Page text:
Need More

Today, Rob Clough reviews Dan Zettwoch's long-awaited Birdseye Bristoe (which we previewed back in May). Here's an excerpt:

It’s telling that Dan Zettwoch’s full-length solo debut, Birdseye Bristoe, is touted on the cover as “An Inventions and How-To Book.” He’s never been an artist whose stories are driven by narrative. Instead, he likes to show his audience schematics, maps, instruction sheets, and cut-away drawings that nonetheless reveal something about the people who are building them. What’s odd about this book is that there is a narrative, but it’s almost entirely buried in an avalanche of diagrams that doubles as a tour of the non-town in which the story is set. If a reader is careful, he is provided with every clue as to what is happening and why, but Zettwoch gives nothing away for free, so to speak. As a result, it took me a couple of reads to figure out what was going on, beyond a simple collection of the usual clever Zettwoch drawings.


—Tom Spurgeon alerted the internet yesterday to Dylan Williams's recently posted Comics Art interview with Fred Guardineer (which includes excerpts from Guardineer's diary comics). I am grateful not only for seeing this material again, but also for being reminded of that Williams tribute site in general, which I had somehow lost track of, but is packed with excellent stuff, and well worth exploring.

—A lawyer named Bob Kohn opposed to the proposed Apple/e-books anti-trust settlement has recently filed an amicus brief explaining why, and done so in the form of a five-page comic. You can read that brief, and Kohn's story, here. I'm not sure I buy Kohn's reasons for doing this in comics form. He says he was asked to boil down a twenty-five-page prose argument to five pages, and couldn't see a way to get enough information in to five pages, but comics form helped, because pictures "tell a thousand words." Of course, nearly every one of the pictures he actually used is just one person sitting next to another, talking, so I'm not sure what information was being added visually here. But considering that the New York Times and Bloomberg have already reported on this, passed along his argument, and made his story go semi-viral, Kohn may have a larger point on comics' effectiveness. I doubt as many people would have read a more conventional brief.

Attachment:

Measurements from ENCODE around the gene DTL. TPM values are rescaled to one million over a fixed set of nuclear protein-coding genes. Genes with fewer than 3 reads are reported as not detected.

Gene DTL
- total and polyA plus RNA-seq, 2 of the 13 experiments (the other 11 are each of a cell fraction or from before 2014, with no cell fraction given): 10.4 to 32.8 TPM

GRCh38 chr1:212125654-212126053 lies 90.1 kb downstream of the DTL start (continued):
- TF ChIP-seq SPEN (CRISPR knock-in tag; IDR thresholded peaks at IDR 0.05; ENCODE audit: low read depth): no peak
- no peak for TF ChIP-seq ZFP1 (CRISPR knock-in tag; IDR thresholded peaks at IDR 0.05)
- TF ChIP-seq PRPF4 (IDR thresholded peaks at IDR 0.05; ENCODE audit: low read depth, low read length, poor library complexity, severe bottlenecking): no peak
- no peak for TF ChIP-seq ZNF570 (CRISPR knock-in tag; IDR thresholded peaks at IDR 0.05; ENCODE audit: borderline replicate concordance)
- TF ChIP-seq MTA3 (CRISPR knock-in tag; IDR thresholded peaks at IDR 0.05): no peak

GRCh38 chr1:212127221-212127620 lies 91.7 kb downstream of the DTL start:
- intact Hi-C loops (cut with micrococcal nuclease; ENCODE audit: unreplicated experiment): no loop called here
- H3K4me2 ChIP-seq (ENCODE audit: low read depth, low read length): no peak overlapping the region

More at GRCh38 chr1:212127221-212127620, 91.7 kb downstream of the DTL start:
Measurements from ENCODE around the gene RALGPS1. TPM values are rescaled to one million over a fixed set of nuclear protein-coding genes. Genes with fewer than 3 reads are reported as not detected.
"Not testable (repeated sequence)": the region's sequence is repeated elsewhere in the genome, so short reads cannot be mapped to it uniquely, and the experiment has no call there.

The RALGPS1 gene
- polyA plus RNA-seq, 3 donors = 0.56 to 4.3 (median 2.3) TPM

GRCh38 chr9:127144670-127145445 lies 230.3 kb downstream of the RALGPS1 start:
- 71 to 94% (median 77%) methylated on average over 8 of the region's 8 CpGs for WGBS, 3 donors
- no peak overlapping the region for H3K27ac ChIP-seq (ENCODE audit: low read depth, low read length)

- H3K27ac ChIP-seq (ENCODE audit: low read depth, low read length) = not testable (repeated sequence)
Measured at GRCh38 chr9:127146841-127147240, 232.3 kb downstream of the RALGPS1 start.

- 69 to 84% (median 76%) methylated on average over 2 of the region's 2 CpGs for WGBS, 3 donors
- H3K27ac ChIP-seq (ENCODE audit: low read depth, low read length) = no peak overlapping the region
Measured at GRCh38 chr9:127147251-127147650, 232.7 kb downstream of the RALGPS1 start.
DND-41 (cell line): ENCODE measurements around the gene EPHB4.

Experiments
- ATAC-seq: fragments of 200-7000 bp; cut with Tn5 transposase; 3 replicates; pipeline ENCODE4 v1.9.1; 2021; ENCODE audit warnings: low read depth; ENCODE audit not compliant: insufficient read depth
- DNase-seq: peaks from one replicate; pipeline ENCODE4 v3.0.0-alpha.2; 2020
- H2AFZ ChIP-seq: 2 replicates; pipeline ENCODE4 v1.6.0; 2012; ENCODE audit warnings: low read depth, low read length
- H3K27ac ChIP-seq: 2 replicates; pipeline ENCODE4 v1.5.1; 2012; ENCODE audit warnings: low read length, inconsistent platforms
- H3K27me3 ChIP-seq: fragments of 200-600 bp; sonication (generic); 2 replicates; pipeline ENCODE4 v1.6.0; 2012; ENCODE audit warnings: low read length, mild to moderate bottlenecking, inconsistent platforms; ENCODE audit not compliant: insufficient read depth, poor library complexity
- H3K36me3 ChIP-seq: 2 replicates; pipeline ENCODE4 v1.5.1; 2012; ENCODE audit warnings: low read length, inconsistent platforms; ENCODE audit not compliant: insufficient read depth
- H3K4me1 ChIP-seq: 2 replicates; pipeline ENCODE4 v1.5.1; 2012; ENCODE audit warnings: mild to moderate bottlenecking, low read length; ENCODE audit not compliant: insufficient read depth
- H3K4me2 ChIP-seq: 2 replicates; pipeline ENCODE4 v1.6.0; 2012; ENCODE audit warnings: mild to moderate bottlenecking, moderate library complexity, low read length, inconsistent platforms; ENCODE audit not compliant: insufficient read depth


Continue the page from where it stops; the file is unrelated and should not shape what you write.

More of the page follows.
—Danny Best has exhumed John Byrne's infamous courtroom testimony in the late-'90s Marvel vs. Marv Wolfman suit over Blade.


Doctor’s Orders

Hi there, today on the site we welcome new contributor Kim O'Connor, who writes about Gabrielle Bell's new book, The Voyeurs:

In Bell’s hands, comics are poetry’s cool little cousin, all slippery meanings, feats of peculiar punctuation, and the unfortunate tendency to namedrop the likes of Bertolt Brecht. She avoids the threat of pretension that’s implicit in all of those things with well-timed flashes of humor and a vague distaste for anything she can’t do on the Internet.

Elsewhere online...

-It's a Chris Ware-palooza this weekend, and just the start of the season of Building Stories.

-Heidi MacDonald covers a long and appalling instance of trolling.

-Kevin Huizenga makes a few notes about an architecture comic.

-Seneca and Witzke continue to discuss the DC series Solo, this time covering Damion Scott's installment.

-Here's a very fine Michael Kaluta / Carson of Venus narrative from 1974.

-Finally, from 2010 one of the last substantive Ray Bradbury interviews.



Welcome Back

We hope our North American readers enjoyed Labor Day, and that those of you overseas didn't mind too much the day off from comics reportage and criticism. We're back with Joe McCulloch and his weekly column—this time shining a spotlight on the immortal (so I'm told) Jack T. Chick.

Elsewhere on the internet:

—As Heidi MacDonald caught, WNYC has been posting audio from the 1954 Senate hearings on comic books and their purported links to juvenile delinquency. It's in two parts.

—Continuations & Conclusions. The second part of the Brandon Graham interview Dan linked to last week is now up, as our parts two and three of John Porcellino's materials & process posts.

Journal columnist Jared Gardner has reviewed Joe Sacco's Journalism, and (via Tom Spurgeon) the secret origin of another Journal columnist, Charles Hatfield, was recently revealed by his brother Scott, in two blog posts.

—Matthias Wivel writes on recent David B.

The Guardian has the first review of Charles Burns's The Hive I've seen in the wild.

—Gabrielle Bell appeared on a comedy podcast.

—Andrew Rilstone overthinks Superman as only he can.

—The Sean Howe Marvel Tumblr is the gift that keeps on giving.